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5 Tips for Building Your Dream Client List

Acquiring A-list clients is often the ultimate goal for professionals. These clients not only provide fulfilling work but also possess an understanding of the value you bring to their financial affairs. Working with them can generate substantial revenue, enabling you to build both your firm and the life you’ve always dreamed of.

However, distinguishing between genuine A-listers and those merely pretending to be can be quite challenging. It may require enduring significant hardships before realising that a new client does not meet your expectations.

This isn’t just wishful thinking; poor client selection can result in chasing after unpaid invoices and wasting valuable time seeking information. Such client-related issues can greatly impact your firm’s income.

Therefore, it is crucial to carefully choose your clients to ensure a successful and prosperous professional journey.

Moreover, you will have to face the uncomfortable situation of informing a client that you no longer wish to work with them. While this may not be a significant issue for some, for others, it can be quite socially distressing.

To avoid such circumstances, we recommend implementing a system for vetting new clients. Just as you would carefully evaluate potential team members, external partners, or outsourcing companies, clients should receive the same level of scrutiny. However, very few firms consider this screening process when it comes to clients.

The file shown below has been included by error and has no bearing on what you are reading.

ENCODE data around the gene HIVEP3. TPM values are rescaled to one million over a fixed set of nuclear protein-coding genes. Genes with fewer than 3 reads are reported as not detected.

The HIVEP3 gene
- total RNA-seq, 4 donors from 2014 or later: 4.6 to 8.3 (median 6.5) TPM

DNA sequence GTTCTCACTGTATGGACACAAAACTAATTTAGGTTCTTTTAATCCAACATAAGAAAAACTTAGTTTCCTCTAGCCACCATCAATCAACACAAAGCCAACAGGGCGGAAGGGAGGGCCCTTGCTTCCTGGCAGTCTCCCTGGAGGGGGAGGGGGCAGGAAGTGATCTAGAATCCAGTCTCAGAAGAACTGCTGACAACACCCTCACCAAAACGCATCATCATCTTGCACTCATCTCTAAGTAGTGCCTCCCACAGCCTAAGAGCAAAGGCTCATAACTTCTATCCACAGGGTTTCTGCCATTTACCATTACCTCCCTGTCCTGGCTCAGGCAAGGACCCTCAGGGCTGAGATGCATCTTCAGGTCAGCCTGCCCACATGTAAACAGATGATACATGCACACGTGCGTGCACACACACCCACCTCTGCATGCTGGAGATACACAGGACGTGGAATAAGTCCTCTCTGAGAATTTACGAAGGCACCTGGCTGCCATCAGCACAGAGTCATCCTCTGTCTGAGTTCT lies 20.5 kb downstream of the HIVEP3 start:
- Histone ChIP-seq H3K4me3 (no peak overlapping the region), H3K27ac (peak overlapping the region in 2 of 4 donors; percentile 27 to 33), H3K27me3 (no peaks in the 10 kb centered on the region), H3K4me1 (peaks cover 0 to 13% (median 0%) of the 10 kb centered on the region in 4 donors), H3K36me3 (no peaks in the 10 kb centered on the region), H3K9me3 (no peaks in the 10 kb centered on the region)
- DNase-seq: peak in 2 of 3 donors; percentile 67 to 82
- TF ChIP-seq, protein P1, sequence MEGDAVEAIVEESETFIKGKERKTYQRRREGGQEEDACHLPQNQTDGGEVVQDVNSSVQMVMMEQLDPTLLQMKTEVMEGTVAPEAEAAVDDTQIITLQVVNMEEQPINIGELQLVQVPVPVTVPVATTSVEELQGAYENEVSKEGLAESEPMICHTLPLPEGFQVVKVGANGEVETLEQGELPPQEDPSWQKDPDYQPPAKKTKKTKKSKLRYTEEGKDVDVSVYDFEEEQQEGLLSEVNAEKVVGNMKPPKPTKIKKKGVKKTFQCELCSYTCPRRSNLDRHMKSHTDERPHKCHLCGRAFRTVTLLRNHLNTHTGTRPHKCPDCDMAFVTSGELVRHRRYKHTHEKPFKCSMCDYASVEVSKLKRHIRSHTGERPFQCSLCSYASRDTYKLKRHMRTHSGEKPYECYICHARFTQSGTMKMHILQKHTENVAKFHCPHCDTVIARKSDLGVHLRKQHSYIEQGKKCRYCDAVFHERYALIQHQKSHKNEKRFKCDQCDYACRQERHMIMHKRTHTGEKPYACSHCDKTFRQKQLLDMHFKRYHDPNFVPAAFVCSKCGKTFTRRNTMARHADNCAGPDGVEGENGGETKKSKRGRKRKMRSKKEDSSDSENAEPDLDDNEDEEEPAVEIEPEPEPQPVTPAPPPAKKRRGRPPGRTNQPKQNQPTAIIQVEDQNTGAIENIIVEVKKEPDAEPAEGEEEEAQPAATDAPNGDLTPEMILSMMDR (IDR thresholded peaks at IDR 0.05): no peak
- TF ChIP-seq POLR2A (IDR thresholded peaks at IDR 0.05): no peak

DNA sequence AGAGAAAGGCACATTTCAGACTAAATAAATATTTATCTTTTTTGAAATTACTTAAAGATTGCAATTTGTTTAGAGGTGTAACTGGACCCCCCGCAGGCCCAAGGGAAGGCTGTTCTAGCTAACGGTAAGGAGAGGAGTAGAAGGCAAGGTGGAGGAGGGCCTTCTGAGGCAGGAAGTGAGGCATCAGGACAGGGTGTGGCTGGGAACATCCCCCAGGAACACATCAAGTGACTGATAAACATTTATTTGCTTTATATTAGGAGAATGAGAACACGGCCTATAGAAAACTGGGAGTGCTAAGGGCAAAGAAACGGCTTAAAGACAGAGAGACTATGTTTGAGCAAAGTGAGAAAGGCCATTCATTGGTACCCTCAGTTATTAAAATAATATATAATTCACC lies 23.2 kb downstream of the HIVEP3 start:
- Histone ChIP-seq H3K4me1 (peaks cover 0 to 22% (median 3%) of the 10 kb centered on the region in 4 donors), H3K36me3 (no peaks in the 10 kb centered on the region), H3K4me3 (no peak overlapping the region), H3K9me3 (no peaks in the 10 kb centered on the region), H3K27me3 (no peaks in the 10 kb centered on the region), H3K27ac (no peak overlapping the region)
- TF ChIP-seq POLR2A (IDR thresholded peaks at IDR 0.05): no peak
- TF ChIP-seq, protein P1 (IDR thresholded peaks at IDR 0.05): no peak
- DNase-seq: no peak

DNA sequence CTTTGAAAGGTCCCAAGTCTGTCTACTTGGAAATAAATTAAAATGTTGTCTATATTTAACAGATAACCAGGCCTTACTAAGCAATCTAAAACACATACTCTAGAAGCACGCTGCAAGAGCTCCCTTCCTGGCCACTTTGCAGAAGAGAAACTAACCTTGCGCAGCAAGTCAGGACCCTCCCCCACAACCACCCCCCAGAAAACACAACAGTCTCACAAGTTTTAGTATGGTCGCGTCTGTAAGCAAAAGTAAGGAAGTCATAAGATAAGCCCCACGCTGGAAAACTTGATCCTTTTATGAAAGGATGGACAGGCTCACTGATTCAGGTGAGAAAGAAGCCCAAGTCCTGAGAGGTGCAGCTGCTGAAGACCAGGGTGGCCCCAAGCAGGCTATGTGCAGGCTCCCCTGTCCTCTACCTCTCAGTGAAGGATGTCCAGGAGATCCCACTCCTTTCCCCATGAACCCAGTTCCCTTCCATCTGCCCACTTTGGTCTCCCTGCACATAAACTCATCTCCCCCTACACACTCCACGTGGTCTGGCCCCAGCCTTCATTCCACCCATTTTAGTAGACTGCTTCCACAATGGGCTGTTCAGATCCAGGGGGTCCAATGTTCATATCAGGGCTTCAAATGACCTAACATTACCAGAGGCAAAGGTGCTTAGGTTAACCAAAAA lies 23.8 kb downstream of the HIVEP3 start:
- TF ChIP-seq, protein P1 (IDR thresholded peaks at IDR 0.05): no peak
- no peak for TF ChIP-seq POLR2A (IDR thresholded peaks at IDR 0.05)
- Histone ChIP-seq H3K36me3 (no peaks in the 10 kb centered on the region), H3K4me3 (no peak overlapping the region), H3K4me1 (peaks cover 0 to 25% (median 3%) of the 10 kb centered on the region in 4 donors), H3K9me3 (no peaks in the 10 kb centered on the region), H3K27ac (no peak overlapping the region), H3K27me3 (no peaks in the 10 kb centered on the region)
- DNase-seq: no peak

Let us explore some key points that you should consider when determining whether or not to engage with a new client.

1. Where do they come from?

Receiving referrals from your esteemed A-list clients provides a valuable advantage. Birds of a feather flock together, so it is highly likely that A-listers will refer other potential A-list clients more frequently than any other source.

On the opposite end of the spectrum, exercise caution when considering potential clients referred by your existing D-list clientele. Given your intent to distance yourself from D-listers, it is unlikely that you will come across many worthwhile clients within this pool.

Somewhere in between lie the potential clients who discover your services through your website, seminars, or other marketing efforts. Upon initial contact, these individuals can fall into both the A-lister and D-lister categories simultaneously until further investigation is conducted.

2. Do they understand the value that you offer?

If the prospect continuously emphasises price, it is likely that they may not be an ideal match for your services. Their fixation on cost indicates a lack of understanding regarding the value you provide in assisting them with their business or personal finances. It’s important to note that your role is not that of a compliance firm solely focused on processing transactions. Sadly, individuals with this mindset often fail to recognize the significant benefits you bring to their financial well-being and will always perceive any transaction as exploitation.